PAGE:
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SEA: "There is no X in Seattle"

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In a post in the recent "La Carta de Oxaca" thread, someone said:

"Enough with the blanket "there is no X in Seattle" screeds."

I'm interested in what others think, so I posted a new topic.

My reply:

When I first moved to Seattle in 2005, I wondered why chowhounds would constantly harp on how much better the food was outside of Seattle.

After being here for three years, I find myself defending those that say exactly that: "there is no X in Seattle".

At first I thought there was a variety of "Portland-Seattle-Vancouver" rivalry in place (or even a tri-cities solidarity else wise): "If you can't find it in Seattle, try this place in Vancouver." That's not true. When people say try Vancouver or try Portland, they are saying that Seattle doesn't compare favorably.

There are some good restaurants in Seattle, sure, but for every good one, IMO, there's a dearth of inferior ones.

Most cities have a "food bell curve", a number of adequate to good places at the center of the range with the usual outliers on either side. The curve in Seattle looks like a long tail with left shift: a number of good ones at the high end and a whole bunch of crap on the way down.

I think the reason the PNW board has so much SEA volume is because most of us chowhounds have become wary, indeed exasperated, of finding great chow.

I have no inhibition on spending a lot of money for great food, but I've had few experiences that would nullify my solidarity with those who are brave enough to admit the truth: "there is no X in Seattle".

This thread will generate some heated responses, no doubt, but what do others think? I think the generalization holds. I think restaurants here can grow from comparisons with other cities. I think they must.

  1. I wrote that there is no good Tex Mex in Seattle on that thread, and I stand by that statement. I still love the food scene here though, and don't agree with your overall premise that there are more inferior food joints then good ones in Seattle. It just has its own specialties and regional favorites.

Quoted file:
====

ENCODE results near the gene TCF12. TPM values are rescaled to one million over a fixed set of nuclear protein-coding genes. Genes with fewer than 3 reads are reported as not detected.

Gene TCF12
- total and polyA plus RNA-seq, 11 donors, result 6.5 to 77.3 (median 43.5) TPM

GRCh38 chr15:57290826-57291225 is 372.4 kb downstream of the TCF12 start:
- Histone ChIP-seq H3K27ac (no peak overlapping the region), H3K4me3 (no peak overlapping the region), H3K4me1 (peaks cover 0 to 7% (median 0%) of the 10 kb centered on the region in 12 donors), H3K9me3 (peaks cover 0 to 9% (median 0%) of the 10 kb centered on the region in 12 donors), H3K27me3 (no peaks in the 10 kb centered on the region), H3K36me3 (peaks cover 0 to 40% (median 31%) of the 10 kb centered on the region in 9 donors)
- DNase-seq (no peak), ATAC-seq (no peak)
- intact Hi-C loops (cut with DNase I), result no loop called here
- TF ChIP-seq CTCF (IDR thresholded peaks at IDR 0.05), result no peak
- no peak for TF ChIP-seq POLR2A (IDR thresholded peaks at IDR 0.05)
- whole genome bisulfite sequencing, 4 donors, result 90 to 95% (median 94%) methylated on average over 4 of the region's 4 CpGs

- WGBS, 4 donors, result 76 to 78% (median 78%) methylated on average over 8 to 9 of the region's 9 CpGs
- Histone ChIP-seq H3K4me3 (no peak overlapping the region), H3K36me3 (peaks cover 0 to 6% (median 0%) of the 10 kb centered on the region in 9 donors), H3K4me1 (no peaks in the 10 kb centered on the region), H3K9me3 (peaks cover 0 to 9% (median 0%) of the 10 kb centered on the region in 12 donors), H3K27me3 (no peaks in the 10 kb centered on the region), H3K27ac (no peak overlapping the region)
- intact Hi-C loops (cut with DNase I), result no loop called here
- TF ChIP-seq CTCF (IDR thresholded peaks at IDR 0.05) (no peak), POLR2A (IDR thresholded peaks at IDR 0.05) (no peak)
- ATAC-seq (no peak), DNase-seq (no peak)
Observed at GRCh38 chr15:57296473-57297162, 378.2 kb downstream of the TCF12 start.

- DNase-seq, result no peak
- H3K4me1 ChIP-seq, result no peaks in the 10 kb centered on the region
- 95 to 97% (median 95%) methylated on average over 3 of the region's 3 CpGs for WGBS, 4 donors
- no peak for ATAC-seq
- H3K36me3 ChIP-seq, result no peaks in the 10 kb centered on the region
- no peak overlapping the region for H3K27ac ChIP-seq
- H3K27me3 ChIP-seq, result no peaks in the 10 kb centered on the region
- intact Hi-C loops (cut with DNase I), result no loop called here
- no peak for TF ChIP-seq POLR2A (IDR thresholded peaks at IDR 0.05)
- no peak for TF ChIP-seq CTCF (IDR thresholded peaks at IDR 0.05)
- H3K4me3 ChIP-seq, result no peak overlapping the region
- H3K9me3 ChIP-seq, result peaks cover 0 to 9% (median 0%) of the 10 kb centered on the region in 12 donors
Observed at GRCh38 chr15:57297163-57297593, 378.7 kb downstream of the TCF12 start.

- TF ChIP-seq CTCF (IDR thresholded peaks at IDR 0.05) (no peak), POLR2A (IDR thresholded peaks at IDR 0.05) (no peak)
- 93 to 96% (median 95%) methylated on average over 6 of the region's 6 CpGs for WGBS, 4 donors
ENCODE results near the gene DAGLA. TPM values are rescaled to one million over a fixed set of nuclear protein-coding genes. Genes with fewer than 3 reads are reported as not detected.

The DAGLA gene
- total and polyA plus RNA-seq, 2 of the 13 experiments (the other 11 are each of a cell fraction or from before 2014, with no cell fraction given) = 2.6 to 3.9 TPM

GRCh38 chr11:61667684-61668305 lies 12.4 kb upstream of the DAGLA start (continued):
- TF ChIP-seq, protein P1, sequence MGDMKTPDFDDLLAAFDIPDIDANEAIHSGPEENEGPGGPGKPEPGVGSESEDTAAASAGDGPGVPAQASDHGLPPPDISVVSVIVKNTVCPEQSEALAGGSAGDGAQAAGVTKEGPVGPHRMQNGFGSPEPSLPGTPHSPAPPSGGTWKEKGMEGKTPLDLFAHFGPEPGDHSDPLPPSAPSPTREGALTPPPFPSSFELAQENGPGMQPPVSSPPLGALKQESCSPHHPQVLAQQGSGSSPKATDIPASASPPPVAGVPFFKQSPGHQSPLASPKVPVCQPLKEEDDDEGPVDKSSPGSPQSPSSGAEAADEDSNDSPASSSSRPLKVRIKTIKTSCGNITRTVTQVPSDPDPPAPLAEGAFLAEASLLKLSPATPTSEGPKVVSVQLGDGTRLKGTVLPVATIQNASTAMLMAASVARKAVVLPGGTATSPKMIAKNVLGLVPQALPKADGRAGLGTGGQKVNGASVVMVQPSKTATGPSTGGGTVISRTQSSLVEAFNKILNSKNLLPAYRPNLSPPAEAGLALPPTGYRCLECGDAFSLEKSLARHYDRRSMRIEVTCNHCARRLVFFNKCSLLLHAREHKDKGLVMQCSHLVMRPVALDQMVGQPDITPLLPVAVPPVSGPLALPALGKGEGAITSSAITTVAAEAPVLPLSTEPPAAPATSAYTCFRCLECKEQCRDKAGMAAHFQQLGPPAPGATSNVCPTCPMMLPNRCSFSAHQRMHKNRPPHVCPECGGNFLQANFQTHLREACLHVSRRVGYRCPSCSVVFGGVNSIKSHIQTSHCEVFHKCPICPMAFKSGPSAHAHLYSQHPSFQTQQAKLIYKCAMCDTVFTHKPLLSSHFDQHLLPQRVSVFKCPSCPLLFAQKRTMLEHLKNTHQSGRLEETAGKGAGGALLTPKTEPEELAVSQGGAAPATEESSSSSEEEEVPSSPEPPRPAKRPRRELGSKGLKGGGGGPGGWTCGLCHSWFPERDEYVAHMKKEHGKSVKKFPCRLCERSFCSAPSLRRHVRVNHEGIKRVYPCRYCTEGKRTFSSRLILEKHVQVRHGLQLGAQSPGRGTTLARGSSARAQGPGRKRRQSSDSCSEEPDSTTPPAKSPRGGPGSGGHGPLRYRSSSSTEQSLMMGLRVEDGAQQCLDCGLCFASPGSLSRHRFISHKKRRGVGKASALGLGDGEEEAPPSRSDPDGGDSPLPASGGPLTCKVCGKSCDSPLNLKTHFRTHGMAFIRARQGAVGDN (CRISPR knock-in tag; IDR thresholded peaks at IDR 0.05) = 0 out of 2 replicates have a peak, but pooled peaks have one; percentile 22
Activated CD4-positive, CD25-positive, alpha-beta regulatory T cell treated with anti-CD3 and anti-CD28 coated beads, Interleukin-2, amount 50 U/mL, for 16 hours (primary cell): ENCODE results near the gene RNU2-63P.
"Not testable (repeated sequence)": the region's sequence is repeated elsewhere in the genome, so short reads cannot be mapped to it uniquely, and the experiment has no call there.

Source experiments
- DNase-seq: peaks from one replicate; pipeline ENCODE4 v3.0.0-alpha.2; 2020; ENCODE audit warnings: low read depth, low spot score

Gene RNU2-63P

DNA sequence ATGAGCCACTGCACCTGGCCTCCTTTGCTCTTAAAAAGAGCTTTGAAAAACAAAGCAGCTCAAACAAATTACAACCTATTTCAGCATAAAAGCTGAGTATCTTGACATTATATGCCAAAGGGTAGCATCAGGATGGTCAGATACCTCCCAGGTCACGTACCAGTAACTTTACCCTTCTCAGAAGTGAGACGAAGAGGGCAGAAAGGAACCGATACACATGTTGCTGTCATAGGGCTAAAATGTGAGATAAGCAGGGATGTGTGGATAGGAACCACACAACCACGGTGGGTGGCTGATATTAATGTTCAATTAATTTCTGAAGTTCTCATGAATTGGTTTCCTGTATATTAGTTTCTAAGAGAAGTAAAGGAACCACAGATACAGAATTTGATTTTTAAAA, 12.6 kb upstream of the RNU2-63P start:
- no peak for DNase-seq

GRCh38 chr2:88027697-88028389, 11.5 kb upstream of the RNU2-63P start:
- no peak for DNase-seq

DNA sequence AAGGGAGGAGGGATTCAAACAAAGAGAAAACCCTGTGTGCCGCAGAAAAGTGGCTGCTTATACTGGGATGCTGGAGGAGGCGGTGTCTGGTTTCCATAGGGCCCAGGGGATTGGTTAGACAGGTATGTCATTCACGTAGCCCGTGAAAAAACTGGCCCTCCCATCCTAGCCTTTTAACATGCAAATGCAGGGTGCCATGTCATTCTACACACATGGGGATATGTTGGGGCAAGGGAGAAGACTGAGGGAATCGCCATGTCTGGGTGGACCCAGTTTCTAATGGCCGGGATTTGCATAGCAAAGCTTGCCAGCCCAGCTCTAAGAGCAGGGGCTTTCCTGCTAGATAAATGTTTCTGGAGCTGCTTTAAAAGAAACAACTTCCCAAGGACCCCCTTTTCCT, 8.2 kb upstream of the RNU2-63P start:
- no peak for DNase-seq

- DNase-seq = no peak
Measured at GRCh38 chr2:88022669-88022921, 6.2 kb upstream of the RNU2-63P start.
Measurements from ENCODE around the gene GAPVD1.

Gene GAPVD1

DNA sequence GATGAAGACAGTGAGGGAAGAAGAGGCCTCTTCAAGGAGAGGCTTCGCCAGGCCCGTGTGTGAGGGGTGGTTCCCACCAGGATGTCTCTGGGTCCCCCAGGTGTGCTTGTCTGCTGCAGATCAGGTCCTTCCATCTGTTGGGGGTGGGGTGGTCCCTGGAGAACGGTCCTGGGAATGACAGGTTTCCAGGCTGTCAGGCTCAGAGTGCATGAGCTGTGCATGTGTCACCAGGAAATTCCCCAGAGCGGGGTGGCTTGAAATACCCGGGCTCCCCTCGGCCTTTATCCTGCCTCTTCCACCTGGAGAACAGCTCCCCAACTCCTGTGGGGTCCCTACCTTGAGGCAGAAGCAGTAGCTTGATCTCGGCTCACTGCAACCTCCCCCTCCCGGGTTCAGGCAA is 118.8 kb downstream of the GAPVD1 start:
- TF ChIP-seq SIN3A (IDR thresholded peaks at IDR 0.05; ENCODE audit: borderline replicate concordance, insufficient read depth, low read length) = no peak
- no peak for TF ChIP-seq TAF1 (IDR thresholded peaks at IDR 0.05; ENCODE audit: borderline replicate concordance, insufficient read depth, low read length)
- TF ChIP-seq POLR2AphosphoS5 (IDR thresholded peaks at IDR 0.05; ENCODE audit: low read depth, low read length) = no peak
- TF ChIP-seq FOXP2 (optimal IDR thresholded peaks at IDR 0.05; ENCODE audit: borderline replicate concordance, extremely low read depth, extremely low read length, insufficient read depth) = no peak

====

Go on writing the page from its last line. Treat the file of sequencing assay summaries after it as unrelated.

1. good higher-end Italian places: Cafe Juanita is one exception but they are far away (from downtown at least) and don't seem to change their menu much at all, also not enough rock-your-world pasta choices. Pasta at Barolo tends to be thick and gluey and their osso buco could be a lot better imo. Best pasta i've had around here was the crab ravioli at Cascadia but it's way overpriced. (ok, i do like the lasagna at Cafe Lago, but that's another isolated instance)

      Truly crispy/tender baby pig and truly soupy/delicate Shanghai soup dumplings (this has been discussed numerous times before)

      Sushi w/ creative toppings-- Seattle hasn't quite caught onto this yet, unlike places on the east coast that have taken the idea and run wild with it

      Great casual Japanese-- the late Takohachi came closest, now we are left with much inferior places...other cities do much better with this (i'm thinking e.g. San Jose, Boston, where these places have lines out the door every day)

      PS. Where can i go for a good grilled weisswurst (veal sausage)? besides People's Pub (the one at Feierabend isn't very good imo)

      3 Replies
      1. re: barleywino

        There is no good jewish deli food in Seattle. Goldbergs in Bellevue and the sandwich guy in the market are passable for corned beef on rye but you can't get a decent knish or bowl of chicken noodle/matzoh ball soup (made with schmaltz). For my brother's sake, I will mention chopped liver too. Please someone, prove me wrong.

        1. re: amyh18

          it may be my bubby and his came from the same shtetl but i find the knishes (just had a roasted garlic version yesterday) and matzoh ball soup at the new york deli in pike place market to be very good. his rye bread is the best in the city, the half-sour pickles are addictive and the chopped liver is first-rate.

          goldberg's is hopeless on many levels and every other soup in town (i've tried them all) cannot approach that at the new york deli

        2. re: barleywino

          High-end Italian - what about Il Terrazzo Carmine?

          Casual Japanese - there might not be a single replacement for Takohachi, but what about Fort St. George and Maekawa Bar?

          Agreed on the lack of Shanghainese etc.

        3. I dunno. I've been here since '91 and can say unequivocally that the food scene is magnitudes ahead of where it was then. The flip-side is that we've lost a lot of those marginal, quirky places that could only survive in a one-horse town. Never again will we see the likes of a Sorry Charlies, a Dog House, Chubby & Tubby's, or Cloud Room. Now add Sunset Bowl to that list as of last week.